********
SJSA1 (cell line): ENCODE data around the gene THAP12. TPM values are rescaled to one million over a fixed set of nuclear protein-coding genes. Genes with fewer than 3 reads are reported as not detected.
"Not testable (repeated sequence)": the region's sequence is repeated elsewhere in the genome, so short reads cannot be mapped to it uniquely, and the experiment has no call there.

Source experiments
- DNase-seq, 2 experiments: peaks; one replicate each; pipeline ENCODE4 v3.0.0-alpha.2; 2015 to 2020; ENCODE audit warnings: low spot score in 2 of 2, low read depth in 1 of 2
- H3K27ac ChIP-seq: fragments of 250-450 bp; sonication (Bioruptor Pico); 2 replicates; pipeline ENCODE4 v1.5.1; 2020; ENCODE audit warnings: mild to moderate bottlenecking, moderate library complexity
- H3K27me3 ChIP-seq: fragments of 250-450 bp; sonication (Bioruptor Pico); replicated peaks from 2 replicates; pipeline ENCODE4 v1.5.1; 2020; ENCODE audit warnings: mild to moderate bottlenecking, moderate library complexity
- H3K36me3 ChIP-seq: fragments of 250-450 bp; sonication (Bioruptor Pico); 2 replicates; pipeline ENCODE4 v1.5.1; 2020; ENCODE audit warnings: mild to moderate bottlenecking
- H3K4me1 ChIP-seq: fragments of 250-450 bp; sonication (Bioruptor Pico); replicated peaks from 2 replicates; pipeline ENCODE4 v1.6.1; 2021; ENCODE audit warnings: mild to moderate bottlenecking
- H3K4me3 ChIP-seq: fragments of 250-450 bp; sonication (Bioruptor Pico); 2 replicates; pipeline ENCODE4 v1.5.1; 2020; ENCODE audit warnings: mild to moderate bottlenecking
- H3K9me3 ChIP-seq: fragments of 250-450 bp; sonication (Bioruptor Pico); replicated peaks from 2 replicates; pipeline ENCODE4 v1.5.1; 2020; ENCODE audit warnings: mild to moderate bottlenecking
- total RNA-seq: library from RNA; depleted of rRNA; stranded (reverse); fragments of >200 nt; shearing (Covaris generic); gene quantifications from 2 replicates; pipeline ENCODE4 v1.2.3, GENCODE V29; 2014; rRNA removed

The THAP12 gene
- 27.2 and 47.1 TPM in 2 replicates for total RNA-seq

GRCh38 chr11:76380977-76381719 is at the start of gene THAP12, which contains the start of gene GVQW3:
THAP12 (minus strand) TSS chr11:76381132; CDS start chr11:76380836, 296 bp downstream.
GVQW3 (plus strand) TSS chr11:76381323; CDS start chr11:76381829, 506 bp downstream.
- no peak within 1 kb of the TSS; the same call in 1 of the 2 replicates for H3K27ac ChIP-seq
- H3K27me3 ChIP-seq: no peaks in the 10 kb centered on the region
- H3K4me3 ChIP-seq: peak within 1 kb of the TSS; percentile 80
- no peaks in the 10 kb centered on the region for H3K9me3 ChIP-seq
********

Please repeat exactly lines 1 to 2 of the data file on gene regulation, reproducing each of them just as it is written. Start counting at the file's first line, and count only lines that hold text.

SJSA1 (cell line): ENCODE data around the gene THAP12. TPM values are rescaled to one million over a fixed set of nuclear protein-coding genes. Genes with fewer than 3 reads are reported as not detected.
"Not testable (repeated sequence)": the region's sequence is repeated elsewhere in the genome, so short reads cannot be mapped to it uniquely, and the experiment has no call there.